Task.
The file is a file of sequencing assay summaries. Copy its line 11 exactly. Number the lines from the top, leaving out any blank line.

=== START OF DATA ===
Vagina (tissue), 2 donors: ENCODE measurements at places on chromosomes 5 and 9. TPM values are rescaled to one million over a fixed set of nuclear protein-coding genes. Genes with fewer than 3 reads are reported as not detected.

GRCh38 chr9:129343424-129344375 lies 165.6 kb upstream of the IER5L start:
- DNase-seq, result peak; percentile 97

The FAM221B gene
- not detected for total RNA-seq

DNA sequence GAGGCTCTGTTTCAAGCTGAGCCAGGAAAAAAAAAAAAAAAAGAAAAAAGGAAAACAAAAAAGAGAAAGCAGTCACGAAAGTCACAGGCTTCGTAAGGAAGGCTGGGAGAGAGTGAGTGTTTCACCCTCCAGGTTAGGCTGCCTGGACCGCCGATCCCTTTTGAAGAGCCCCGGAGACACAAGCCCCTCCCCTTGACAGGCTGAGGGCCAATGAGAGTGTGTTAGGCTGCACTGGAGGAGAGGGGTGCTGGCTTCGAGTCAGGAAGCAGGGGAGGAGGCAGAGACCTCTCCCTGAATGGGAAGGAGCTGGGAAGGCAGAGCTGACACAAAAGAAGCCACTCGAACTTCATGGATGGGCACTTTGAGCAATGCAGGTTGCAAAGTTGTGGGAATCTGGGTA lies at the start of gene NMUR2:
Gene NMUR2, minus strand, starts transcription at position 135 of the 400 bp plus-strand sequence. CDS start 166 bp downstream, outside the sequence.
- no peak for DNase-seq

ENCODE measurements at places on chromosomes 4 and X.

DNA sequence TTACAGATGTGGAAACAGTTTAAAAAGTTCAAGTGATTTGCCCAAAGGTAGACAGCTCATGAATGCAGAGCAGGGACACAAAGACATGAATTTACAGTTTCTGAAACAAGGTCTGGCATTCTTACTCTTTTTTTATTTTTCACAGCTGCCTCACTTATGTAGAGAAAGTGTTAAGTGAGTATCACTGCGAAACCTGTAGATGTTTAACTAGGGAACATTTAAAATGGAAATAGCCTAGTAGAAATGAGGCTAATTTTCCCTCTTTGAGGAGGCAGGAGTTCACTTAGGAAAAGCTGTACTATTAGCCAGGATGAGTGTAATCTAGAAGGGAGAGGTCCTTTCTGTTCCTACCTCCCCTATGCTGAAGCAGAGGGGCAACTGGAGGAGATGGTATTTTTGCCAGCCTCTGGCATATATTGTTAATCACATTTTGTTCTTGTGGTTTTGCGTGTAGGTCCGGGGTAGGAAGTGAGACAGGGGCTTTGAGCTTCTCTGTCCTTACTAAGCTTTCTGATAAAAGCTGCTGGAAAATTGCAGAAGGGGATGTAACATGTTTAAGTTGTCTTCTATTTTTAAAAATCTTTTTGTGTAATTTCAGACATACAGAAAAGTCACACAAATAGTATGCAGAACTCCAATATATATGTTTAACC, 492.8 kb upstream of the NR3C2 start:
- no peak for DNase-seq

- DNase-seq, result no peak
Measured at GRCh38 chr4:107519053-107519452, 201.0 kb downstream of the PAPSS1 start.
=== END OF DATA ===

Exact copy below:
- no peak for DNase-seq